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I have a folder which I'd like to remove in my remote repository. I'd like to delete it, but keep the folder in my computer

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git rm --cached -r somedir

Will stage the deletion of the directory, but doesn't touch anything on disk. This works also for a file, like:

git rm --cached somefile.ext

Afterwards you may want to add somedir/ or somefile.ext to your .gitignore file so that git doesn't try to add it back.

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    And then add the path to .gitignore so git doesn't try to make you add it later. – grossvogel Aug 12 '10 at 16:24
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    Will this result in (files in) the directory being removed when he pulls from the remote? – bstpierre Aug 12 '10 at 16:24
  • Not when he pulls; the files will stay removed locally during the pull's automatic merge process. After that, a push will cause the files to be removed server-side. – Walter Mundt Aug 12 '10 at 16:38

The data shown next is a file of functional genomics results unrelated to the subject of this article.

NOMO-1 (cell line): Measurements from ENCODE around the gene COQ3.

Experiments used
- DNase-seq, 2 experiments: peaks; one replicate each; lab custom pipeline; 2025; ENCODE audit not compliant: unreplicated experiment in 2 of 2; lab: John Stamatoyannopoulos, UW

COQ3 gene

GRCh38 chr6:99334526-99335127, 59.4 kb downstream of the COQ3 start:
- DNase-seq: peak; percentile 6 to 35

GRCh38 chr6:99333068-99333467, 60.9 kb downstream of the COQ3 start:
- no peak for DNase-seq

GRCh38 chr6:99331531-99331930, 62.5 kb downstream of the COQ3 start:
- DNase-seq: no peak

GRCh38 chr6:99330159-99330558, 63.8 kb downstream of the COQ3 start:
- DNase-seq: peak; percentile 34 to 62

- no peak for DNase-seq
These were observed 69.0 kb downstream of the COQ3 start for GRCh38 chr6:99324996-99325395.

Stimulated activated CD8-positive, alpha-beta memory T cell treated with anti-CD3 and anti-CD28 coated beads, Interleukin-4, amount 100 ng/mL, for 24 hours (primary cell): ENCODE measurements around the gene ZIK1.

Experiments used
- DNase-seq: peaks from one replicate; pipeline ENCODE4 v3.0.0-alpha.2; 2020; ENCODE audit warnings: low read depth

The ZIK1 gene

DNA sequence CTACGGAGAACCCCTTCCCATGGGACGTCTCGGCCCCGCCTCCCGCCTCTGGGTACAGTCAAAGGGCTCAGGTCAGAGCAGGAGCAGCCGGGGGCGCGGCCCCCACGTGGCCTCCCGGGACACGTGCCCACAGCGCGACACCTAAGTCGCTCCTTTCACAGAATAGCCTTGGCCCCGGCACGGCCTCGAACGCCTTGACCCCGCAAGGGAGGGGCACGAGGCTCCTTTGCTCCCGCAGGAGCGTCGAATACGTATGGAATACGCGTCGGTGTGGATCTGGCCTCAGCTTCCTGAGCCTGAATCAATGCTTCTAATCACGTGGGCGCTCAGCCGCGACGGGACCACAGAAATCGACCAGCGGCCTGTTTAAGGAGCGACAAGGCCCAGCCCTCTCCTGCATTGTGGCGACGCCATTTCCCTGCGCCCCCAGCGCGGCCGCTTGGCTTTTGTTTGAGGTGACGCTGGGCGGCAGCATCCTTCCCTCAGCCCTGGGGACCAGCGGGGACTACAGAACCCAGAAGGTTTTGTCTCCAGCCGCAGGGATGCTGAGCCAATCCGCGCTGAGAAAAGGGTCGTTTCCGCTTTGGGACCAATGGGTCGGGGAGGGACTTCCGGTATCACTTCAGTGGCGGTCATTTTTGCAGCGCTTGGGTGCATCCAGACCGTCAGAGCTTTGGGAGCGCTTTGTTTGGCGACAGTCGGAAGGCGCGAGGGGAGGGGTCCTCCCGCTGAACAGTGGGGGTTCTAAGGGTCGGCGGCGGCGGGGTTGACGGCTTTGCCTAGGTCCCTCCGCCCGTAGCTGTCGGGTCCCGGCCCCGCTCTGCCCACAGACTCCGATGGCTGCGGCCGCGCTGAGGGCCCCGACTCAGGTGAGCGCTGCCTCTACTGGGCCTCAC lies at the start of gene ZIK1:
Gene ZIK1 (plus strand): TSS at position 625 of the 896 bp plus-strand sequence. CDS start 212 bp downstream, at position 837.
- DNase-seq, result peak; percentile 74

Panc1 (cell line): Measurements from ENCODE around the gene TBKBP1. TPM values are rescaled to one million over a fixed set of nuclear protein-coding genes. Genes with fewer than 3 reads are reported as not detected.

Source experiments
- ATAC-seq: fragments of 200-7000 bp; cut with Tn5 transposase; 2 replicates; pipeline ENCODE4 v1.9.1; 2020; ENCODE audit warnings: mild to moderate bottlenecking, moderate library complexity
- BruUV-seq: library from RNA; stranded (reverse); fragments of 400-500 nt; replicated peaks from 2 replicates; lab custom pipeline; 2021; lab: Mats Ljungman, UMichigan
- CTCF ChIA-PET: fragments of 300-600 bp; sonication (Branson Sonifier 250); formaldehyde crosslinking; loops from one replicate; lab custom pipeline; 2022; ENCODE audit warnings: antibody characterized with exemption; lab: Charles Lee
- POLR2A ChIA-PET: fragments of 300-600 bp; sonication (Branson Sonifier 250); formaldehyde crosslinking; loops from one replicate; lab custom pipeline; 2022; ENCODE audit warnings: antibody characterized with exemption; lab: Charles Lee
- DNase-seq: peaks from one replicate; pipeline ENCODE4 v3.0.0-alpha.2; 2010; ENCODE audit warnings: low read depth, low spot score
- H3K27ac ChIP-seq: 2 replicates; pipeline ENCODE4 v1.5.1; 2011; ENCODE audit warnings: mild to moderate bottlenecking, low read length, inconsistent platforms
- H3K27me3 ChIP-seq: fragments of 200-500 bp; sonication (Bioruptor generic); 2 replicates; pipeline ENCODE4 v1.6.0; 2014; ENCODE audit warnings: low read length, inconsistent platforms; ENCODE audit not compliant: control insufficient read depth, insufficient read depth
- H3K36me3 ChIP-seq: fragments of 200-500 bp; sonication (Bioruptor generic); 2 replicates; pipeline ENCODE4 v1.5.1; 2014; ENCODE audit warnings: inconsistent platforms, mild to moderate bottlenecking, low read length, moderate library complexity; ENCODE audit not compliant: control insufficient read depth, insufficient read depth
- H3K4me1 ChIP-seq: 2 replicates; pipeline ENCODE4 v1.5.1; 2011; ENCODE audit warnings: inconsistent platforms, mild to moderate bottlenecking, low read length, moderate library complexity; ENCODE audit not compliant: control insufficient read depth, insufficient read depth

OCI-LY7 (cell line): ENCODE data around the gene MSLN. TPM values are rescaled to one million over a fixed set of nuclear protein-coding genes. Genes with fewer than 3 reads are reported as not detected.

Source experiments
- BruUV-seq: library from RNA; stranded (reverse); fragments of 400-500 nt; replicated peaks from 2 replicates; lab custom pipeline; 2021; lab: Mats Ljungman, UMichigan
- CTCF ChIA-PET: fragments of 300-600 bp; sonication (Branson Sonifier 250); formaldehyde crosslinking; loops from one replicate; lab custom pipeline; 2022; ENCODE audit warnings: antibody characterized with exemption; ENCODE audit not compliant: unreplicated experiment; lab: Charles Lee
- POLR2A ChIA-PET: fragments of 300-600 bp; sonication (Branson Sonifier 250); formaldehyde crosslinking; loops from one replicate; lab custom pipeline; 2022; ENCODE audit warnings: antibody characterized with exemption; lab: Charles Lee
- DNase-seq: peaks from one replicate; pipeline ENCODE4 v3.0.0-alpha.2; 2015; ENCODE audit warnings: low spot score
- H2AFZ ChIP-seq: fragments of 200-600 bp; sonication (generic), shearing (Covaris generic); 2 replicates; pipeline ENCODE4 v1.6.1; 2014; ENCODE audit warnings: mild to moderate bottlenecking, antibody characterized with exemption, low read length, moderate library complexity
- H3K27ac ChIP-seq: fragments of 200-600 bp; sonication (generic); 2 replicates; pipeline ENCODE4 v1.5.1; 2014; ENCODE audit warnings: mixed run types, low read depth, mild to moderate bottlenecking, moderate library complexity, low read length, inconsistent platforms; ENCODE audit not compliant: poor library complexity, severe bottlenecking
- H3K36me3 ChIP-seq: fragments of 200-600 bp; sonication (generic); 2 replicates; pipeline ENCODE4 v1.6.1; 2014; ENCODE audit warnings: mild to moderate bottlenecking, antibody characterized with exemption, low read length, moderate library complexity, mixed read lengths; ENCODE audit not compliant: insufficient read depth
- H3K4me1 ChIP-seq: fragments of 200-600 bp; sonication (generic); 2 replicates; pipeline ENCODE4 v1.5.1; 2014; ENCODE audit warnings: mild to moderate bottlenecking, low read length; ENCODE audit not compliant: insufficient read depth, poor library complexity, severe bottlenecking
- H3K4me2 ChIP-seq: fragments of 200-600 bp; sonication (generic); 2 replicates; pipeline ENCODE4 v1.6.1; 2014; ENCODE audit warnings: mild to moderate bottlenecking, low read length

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    What happens if I have a third remote? Will the corresponding files get removed in a future pull? I ask because I feel this is quite a common use case, i.e. check some files into the repo, realise at a later date that they diverge between remotes, for good reason, and should never have been in the repo in the first place, want to resolve that by keeping all local checkouts exactly as they are, but removing the files from the repo. – Bobby Jack Jan 22 '15 at 18:33
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    For single files, you can do git rm --cached path/to/file – Travis Reeder Jan 11 '16 at 22:19
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I would just:

  • Move the folder out of your working tree
  • git rm the folder, commit the change
  • Add to .gitignore (or .git/info/excludes), commit the change
  • Move the folder back
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    this is not a good solution - what if you have a very large directory? – ioleo Sep 8 '14 at 18:28
  • probably need to use git rm -r – theUtherSide Nov 23 '15 at 20:50
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    @loostro just don't move it to another block device. The most file systems will just update the file's inode, and not literally move the entire directory – 648trindade Mar 28 '18 at 4:11

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